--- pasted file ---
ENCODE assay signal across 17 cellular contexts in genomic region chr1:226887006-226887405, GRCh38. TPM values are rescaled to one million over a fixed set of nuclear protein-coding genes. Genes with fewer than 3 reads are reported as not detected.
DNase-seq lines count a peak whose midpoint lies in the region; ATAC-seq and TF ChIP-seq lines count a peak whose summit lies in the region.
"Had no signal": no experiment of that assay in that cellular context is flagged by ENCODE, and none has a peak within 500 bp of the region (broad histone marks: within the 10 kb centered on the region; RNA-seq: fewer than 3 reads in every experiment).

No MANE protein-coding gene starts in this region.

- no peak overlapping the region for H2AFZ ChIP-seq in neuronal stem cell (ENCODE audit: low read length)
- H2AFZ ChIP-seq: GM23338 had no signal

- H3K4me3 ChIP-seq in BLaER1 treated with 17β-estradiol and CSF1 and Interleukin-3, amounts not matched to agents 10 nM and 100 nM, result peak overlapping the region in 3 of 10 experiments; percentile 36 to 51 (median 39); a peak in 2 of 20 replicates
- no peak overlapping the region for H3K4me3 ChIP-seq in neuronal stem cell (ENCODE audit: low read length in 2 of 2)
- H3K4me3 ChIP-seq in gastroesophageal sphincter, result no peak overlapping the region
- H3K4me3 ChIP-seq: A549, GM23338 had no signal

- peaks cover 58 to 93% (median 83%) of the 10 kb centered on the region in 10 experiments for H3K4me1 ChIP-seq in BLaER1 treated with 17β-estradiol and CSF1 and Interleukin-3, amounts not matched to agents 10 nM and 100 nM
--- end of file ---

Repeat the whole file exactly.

ENCODE assay signal across 17 cellular contexts in genomic region chr1:226887006-226887405, GRCh38. TPM values are rescaled to one million over a fixed set of nuclear protein-coding genes. Genes with fewer than 3 reads are reported as not detected.
DNase-seq lines count a peak whose midpoint lies in the region; ATAC-seq and TF ChIP-seq lines count a peak whose summit lies in the region.
"Had no signal": no experiment of that assay in that cellular context is flagged by ENCODE, and none has a peak within 500 bp of the region (broad histone marks: within the 10 kb centered on the region; RNA-seq: fewer than 3 reads in every experiment).

No MANE protein-coding gene starts in this region.

- no peak overlapping the region for H2AFZ ChIP-seq in neuronal stem cell (ENCODE audit: low read length)
- H2AFZ ChIP-seq: GM23338 had no signal

- H3K4me3 ChIP-seq in BLaER1 treated with 17β-estradiol and CSF1 and Interleukin-3, amounts not matched to agents 10 nM and 100 nM, result peak overlapping the region in 3 of 10 experiments; percentile 36 to 51 (median 39); a peak in 2 of 20 replicates
- no peak overlapping the region for H3K4me3 ChIP-seq in neuronal stem cell (ENCODE audit: low read length in 2 of 2)
- H3K4me3 ChIP-seq in gastroesophageal sphincter, result no peak overlapping the region
- H3K4me3 ChIP-seq: A549, GM23338 had no signal

- peaks cover 58 to 93% (median 83%) of the 10 kb centered on the region in 10 experiments for H3K4me1 ChIP-seq in BLaER1 treated with 17β-estradiol and CSF1 and Interleukin-3, amounts not matched to agents 10 nM and 100 nM